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North Carolina Press Association
Vol. 107 No. 43
5-year-old credited with
saving family from fire
By ELIZABETH STEWART
of the Herald staff
In the eyes of his family five-
year-old Antwaine Riccard is a
"Mama, Mama the house is on
fire,’ " the East School kindergarten
yelled louder; according to Lydia
Gash, 77, who said she was in the
back of the house when the child's
screams interrupted her and she ran
to see what was wrong.
"I thought he was just playing a
joke at first and then I saw the
blaze and I called 911 and grabbed
up one-year-old Jasmine and
Antwaine and we ran out of the
house," she said.
The roof, living room, kitchen
and den of the home at 1505
Northwoods was extensively dam-
Thursday, October 26, 1995
Kings Mountain, N.C. » 28086 »
Wood threatens law suit
Former City Manager also wants his retirement money
City officials have until
December 1 to furnish 22 pieces of
financial information to former
City Manager George Wood and
his lawyers pending the formal fil-
ing of a suit alleging defamation
of character by two employees.
In addition, Wood has threatened
legal action against the city in sev-
en days if current City Manager
Gary Hicks does not transfer
Wood's deferred compensation ac-
count of $43,000 to the City of
Wood says the money was de-
ducted from his payroll checks in
Kings Mountain to be invested for
Attorney John Kimball has writ-
ten city officials, under date of
October 19, that he will assume in
three days he is directing his re-
quests for public information to the
correct persons unless he is noti-
Kimball said if there is a charge
for obtaining the public informa-
tion he wants to be notified imme-
diately and the request will be
withdrawn and his client will pro-
ceed directly to file a legal cause of
action, compelling this and other
documentation as part of the dis-
Kimball said if the city does not
want to mail the materials to his of-
fice that he will pick up the docu-
Specifically, he is requesting
from the city and from Finance
Officer Maxine Parsons and
Auditor Darrell Keller:
Balance sheets, revenue state-
ments and expenditures statements
for all seven continuing funds of
the City for the months ending
March 31, 1994 through September
30, 1995, inclusive, and including
any memos or reports which were
given to the City Council regarding
any of these months.
A list, by month, of every in-
voice since March 31, 1994 that
was not paid by the date due; the
date that it was due and the date it
was actually paid.
A copy of any memos or regula-
tions in the City's files from the NC
See Suit, 16-A
Former City Manager George Wood has hired the
Cleveland, Tn. law firm of Bell and Associates to pur-
sue a claim against Kings Mountain Finance Director
Maxine Parsons and City Auditor Darrell Keller for al-
leged "defamation of character, intentional infliction of
emotional distress and outrageous conduct."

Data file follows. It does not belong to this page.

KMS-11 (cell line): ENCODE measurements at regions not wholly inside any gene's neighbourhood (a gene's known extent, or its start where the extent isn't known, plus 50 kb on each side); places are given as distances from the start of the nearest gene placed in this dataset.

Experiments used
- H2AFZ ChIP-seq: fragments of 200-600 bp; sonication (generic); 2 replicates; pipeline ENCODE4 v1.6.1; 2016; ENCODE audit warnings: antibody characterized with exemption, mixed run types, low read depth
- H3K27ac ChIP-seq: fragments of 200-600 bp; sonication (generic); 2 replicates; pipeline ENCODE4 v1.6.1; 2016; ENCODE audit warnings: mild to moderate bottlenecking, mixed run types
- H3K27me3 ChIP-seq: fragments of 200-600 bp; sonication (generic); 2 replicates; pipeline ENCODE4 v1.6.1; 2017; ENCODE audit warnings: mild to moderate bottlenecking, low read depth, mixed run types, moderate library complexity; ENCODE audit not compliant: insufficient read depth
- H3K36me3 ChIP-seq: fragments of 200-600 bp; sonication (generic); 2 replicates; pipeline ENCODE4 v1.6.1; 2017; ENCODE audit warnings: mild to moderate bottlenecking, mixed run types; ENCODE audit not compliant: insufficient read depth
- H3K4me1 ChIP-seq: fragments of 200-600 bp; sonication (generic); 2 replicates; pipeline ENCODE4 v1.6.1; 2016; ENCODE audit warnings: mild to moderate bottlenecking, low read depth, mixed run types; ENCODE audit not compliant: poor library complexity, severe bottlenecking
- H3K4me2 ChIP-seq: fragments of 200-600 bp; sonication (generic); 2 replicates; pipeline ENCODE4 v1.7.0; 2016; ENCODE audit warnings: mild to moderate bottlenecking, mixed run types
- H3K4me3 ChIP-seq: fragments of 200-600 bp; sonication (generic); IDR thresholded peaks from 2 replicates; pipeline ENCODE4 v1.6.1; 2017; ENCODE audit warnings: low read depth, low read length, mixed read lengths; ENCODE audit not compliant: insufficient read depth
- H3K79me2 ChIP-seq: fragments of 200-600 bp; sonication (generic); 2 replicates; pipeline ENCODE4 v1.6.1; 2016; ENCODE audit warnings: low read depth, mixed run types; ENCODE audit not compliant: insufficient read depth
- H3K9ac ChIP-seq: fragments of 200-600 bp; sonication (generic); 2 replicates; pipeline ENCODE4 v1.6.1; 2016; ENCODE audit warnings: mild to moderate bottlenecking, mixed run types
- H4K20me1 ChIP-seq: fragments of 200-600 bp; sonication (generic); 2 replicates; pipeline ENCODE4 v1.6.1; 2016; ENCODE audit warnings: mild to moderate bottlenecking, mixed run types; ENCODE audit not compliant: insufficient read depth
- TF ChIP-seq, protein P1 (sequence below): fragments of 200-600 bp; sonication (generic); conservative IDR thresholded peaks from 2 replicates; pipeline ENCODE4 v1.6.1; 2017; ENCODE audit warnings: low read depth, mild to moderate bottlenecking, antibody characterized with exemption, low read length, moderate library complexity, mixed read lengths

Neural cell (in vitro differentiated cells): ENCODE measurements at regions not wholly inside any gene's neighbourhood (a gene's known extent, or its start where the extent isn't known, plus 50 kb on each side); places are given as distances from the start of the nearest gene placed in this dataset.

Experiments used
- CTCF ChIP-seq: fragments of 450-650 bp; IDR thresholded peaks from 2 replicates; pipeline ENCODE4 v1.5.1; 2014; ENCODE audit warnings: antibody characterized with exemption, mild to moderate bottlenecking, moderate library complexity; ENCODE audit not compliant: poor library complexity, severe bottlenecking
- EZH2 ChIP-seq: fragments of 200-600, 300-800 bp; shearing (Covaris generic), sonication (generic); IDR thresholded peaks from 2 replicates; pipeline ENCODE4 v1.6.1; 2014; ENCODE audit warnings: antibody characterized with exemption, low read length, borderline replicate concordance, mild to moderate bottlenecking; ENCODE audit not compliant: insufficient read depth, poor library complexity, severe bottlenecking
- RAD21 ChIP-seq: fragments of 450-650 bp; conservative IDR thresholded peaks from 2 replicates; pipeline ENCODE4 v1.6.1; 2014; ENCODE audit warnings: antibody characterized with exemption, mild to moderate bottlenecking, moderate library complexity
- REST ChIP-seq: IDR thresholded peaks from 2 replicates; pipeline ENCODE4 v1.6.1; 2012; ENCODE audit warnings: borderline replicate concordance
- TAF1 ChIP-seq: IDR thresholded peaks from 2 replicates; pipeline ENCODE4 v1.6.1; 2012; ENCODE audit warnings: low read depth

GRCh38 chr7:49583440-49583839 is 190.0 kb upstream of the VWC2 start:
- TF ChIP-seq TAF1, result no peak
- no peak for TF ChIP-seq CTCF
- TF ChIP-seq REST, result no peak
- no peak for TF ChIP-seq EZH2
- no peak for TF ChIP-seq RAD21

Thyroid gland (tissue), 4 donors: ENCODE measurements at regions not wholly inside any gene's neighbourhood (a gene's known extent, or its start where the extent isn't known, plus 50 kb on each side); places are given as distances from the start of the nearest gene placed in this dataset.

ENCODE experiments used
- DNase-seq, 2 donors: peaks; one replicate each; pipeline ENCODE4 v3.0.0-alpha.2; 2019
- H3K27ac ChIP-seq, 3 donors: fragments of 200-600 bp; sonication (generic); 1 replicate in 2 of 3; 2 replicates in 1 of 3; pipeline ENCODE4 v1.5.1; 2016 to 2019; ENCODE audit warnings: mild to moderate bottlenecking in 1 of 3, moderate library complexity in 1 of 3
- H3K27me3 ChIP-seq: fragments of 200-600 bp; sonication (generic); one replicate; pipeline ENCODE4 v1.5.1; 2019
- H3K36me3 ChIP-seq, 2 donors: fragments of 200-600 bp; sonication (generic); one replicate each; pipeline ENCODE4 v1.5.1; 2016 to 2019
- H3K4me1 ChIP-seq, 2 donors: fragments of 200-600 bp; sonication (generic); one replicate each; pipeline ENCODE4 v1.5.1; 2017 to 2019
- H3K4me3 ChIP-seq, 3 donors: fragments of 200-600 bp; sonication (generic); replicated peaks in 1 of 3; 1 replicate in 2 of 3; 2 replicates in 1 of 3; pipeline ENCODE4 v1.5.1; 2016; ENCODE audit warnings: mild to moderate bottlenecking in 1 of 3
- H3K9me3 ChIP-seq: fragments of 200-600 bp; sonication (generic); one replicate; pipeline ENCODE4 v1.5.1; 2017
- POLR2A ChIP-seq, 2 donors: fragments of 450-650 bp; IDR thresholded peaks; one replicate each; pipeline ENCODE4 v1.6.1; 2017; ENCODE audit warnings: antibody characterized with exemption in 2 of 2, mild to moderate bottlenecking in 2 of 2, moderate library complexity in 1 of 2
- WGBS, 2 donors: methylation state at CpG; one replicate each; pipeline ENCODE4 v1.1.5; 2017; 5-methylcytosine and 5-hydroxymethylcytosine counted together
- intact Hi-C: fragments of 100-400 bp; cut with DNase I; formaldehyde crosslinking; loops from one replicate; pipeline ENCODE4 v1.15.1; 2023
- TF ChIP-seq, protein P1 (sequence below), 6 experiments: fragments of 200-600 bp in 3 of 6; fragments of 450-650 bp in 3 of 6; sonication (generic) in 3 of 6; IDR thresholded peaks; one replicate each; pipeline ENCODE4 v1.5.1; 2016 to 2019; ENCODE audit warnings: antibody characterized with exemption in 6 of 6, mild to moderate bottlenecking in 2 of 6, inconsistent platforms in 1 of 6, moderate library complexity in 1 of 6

In a letter city officials received on Monday by cer-
tified mail from John Kimball, Wood says he intends
to prove that Parsons and Keller "consistently and
willfully refused to provide timely and accurate finan-
cial information to the Mayor and City Council, de-
spite the City Charter's requirement to do so and that
they made public statements regarding the cash posi-
tion of the city which were erroneous and that they
knew they were erroneous at the time."
The letter was a formal request, under NC statutes,
asking for public records from Parsons and Keller by
Wood says he has no intention to sue the mayor and
City Council. He said is requesting information
preparatory to filing a suit against Parsons and Keller
for monetary compensation.
See Wood, 18-A
Grover woman says Williams
aged by the fire which was report-
ed at 7:30 a.m. Monday.
Antwaine was out of school due
to a teacher work day and was
playing in one side of house. His
baby sister was sleeping and his
grandmother was out back getting
Gash said her house has no
smoke alarm. She said the house is
insured. and the family has moved
in with relatives until the repairs
"Antwaine has learned at school
to call for help and to crawl on the
floor to get out of a burning build-
ing and he has always been very
protective of his little sister," she
said. "Thank God the fire didn't
happen at night when all of us were
asleep. I am very proud of my little
Five-year-old Antwaine Riccard gives his grandmother, Lydia Gash,
a big hug as his mother, Dawn Gash and one-year-old Jasmine look
on. The kindergarten student alerted his grandmother when fire
erupted in their home early Monday. No one was injured.
Gas customers won't see increase at least for 60 days
Councilman Jim Guyton claims
the city has not been authorized by
Council to offer contracts to delin-
quent utility customers and he
wants the policy stopped.
"Treat everybody alike," he says.
He made the remarks at
Monday's city utilities committee
Guyton said the city had started
a "get tough" policy by cutting off
power for unpaid bills. But he said
the policy should have been en-
forced all along.
City Manager Gary Hicks said
he was not familiar with any policy
for contracts that may have been
established and that he would
check into the matter further and
report to Guyton at the next
Guyton: Treat everybody alike
"It isn't unusual for a city to
work with a customer during hard-
ship conditions," he said.
Guyton pushed for an answer to
his question of why a small com-
mercial customer was allowed to
get behind $2700 on his water and
electricity bills and then when the
utilities were shut off hollered to
City Hall and the power was cut
back on. :
"I have no sympathy with a busi-
ness that doesn't pay utility bills
and I am angry that a woman on
fixed income who owes $21 had
her power cut off and other bigger
customers are allowed with a con-
See Guyton, 2-A
Photo by Lib Stewart